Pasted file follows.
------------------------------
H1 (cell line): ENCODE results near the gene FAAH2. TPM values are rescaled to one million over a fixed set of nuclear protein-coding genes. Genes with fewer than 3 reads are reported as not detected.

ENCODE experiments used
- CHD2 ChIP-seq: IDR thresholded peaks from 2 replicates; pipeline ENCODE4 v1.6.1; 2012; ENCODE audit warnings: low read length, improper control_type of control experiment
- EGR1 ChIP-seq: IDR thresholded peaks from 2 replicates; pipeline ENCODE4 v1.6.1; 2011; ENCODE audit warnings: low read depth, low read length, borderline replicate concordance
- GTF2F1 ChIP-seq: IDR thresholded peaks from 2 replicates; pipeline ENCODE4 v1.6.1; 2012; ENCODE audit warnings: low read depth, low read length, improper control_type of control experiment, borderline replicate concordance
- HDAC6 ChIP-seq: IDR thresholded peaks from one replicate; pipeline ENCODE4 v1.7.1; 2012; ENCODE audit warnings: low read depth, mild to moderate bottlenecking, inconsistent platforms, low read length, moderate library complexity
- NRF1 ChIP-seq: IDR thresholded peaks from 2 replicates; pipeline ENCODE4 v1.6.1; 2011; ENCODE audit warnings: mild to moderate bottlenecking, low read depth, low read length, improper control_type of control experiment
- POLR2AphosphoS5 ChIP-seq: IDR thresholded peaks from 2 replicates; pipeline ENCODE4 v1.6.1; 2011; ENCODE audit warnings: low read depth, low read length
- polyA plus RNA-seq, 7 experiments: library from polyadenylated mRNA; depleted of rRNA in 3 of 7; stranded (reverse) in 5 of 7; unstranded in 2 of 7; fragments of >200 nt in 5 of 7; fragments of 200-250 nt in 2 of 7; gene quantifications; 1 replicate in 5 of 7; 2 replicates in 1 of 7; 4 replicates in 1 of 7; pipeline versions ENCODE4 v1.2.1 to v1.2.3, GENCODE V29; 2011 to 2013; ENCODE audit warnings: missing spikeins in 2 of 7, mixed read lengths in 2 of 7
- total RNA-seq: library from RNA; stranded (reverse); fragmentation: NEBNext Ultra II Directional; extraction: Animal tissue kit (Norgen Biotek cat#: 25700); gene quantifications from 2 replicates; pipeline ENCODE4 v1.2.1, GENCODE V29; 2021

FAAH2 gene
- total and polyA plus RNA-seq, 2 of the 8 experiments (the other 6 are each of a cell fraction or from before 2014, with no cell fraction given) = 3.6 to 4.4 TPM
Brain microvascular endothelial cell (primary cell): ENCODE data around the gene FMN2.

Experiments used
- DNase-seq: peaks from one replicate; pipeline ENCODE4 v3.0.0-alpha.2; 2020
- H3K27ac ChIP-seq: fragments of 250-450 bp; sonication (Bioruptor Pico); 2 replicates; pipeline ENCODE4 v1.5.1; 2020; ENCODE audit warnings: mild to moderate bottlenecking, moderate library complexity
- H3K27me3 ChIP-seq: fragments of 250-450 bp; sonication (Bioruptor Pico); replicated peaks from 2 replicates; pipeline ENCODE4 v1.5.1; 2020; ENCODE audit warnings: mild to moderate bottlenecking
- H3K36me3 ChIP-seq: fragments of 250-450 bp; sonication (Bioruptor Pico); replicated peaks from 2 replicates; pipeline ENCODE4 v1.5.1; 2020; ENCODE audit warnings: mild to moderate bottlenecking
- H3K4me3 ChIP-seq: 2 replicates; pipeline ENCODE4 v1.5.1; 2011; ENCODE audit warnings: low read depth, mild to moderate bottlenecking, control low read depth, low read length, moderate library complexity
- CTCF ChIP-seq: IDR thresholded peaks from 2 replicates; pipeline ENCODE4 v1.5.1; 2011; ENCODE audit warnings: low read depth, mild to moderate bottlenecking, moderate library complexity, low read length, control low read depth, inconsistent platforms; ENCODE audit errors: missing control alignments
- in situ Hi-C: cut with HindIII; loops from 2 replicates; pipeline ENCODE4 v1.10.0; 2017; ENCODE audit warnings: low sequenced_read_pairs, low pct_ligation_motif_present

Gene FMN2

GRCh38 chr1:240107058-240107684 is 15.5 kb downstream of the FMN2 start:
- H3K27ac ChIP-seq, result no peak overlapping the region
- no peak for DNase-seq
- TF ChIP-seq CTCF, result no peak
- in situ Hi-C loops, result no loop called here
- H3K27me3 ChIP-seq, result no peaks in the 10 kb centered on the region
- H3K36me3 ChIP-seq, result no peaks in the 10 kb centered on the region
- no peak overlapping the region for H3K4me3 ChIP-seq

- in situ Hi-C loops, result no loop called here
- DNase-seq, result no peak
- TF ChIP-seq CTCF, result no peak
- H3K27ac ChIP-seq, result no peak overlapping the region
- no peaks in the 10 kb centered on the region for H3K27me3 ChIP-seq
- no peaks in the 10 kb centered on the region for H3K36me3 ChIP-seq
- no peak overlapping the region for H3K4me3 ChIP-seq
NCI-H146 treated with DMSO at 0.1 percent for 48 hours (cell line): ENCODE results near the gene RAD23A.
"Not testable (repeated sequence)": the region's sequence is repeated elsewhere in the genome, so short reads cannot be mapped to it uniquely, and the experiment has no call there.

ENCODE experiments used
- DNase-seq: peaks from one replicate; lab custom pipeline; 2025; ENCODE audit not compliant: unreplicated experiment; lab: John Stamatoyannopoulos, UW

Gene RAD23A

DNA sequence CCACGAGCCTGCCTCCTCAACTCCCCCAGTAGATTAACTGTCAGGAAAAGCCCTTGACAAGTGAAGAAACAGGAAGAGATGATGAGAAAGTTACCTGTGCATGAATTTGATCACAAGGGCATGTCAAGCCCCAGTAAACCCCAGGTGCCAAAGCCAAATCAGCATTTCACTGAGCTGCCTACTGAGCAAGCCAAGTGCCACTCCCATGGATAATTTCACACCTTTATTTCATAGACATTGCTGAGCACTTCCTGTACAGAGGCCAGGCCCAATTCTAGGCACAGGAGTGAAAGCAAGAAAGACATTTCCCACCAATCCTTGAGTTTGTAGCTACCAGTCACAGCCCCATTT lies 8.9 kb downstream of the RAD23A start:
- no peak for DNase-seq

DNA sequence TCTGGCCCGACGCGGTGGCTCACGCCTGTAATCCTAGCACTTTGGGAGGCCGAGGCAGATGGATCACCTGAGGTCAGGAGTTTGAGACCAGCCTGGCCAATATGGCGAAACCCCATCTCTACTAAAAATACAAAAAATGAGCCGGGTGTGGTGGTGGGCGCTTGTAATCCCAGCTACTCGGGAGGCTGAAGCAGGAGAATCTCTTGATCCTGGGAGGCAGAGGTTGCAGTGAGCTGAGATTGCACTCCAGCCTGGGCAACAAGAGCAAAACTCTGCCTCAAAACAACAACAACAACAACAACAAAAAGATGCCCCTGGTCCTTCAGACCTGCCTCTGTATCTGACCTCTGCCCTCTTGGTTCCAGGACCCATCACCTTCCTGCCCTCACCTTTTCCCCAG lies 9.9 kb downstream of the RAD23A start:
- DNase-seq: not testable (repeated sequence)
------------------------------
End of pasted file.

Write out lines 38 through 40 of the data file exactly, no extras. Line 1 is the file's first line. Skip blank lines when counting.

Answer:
NCI-H146 treated with DMSO at 0.1 percent for 48 hours (cell line): ENCODE results near the gene RAD23A.
"Not testable (repeated sequence)": the region's sequence is repeated elsewhere in the genome, so short reads cannot be mapped to it uniquely, and the experiment has no call there.

ENCODE experiments used